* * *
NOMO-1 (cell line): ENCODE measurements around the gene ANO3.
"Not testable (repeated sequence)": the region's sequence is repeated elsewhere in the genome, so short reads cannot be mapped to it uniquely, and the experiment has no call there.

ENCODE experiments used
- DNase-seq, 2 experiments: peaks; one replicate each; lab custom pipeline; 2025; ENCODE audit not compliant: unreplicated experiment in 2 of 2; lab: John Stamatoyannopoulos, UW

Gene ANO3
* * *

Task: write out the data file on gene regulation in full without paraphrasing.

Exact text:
NOMO-1 (cell line): ENCODE measurements around the gene ANO3.
"Not testable (repeated sequence)": the region's sequence is repeated elsewhere in the genome, so short reads cannot be mapped to it uniquely, and the experiment has no call there.

ENCODE experiments used
- DNase-seq, 2 experiments: peaks; one replicate each; lab custom pipeline; 2025; ENCODE audit not compliant: unreplicated experiment in 2 of 2; lab: John Stamatoyannopoulos, UW

Gene ANO3